This is Why Pakistan Will Become An Orphan If Something Happens to Abdul Sattar Edhi

By Sarmad Amer | 11 Jul, 2015

“You have to care for all beings created by God…My mission is to help any person in need.”

Not everyone gets called a living saint. Heck, people don’t even recognize your existence unless they benefit from you. However, when you affect people’s lives on such a colossal scale that a whole country rallies behind you without even asking to, when your selflessness is unmatched and your dedication relentless, that is when even the harshest critics cannot stand in the way of your mission. That is when you become a living saint. Abdul Sattar Edhi, the dedicated humanitarian, is one such beautiful soul who graced us with his presence as a reminder that good still prevails in this chaotic mess we call our motherland. Mr. Edhi is one of those people whose struggle has been recognized far and wide, beyond the borders of Pakistan. Some even regard him as the most revered personality that this country has ever seen, second only to Mr. Jinnah.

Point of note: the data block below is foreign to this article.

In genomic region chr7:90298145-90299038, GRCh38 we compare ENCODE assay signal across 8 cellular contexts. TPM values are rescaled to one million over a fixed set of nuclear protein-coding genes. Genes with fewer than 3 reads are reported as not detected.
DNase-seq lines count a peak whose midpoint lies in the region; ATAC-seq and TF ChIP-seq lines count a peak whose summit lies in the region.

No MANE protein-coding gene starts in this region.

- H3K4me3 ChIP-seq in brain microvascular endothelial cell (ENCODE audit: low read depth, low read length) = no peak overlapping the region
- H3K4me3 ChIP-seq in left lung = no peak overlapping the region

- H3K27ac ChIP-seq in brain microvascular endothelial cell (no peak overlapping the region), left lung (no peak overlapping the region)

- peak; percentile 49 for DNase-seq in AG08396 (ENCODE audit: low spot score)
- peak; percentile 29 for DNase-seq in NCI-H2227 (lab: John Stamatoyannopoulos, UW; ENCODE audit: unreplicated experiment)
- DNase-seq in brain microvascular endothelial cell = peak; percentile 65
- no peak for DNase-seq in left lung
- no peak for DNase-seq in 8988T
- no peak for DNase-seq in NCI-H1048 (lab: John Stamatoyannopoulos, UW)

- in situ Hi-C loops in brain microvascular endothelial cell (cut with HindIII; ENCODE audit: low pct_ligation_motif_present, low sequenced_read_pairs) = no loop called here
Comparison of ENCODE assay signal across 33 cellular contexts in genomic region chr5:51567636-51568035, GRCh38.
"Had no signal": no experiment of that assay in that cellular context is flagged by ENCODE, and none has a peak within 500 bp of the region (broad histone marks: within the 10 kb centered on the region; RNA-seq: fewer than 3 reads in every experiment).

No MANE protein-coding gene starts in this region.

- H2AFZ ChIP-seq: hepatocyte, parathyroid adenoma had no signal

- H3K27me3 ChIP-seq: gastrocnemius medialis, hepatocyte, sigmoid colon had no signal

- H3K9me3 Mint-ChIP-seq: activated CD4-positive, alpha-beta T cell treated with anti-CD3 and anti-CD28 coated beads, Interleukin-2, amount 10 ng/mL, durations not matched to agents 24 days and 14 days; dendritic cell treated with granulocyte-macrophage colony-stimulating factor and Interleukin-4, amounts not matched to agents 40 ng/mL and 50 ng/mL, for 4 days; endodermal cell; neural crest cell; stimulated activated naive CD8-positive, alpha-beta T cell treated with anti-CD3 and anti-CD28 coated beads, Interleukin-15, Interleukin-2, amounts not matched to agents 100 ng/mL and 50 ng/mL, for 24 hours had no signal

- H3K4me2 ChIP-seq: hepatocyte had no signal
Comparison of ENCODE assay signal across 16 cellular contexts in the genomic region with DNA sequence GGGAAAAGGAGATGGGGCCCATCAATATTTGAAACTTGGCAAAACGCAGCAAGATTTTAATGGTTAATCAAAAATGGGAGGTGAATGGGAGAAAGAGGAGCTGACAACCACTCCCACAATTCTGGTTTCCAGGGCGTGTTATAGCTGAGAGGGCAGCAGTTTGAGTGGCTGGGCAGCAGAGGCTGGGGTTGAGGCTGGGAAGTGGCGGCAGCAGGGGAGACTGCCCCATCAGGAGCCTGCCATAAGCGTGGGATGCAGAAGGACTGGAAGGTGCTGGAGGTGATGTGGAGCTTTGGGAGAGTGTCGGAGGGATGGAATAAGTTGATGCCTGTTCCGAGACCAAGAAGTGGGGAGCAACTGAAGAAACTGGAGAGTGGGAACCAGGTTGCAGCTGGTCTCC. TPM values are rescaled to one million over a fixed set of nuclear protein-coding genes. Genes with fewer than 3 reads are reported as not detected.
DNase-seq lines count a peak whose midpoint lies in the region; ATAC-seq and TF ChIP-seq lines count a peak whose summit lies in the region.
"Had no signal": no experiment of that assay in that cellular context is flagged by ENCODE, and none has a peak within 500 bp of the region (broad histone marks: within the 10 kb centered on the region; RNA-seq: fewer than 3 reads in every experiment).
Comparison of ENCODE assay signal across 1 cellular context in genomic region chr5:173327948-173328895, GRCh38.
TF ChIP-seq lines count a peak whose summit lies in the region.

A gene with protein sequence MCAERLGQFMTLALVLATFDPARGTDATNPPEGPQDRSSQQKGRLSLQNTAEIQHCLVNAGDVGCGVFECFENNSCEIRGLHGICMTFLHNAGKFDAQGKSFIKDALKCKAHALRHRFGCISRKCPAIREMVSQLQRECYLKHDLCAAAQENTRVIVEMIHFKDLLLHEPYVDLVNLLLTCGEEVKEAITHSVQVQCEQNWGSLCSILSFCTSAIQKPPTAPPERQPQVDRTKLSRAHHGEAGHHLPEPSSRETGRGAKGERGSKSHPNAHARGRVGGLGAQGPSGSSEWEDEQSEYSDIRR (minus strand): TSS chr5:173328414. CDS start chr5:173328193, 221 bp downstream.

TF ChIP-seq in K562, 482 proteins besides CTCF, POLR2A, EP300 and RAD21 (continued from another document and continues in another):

Humble Beginnings

Source: Edhi Foundation


“I do not have any formal education… what use is education when we do not become human beings [after being educated]? My school is the welfare of humanity.”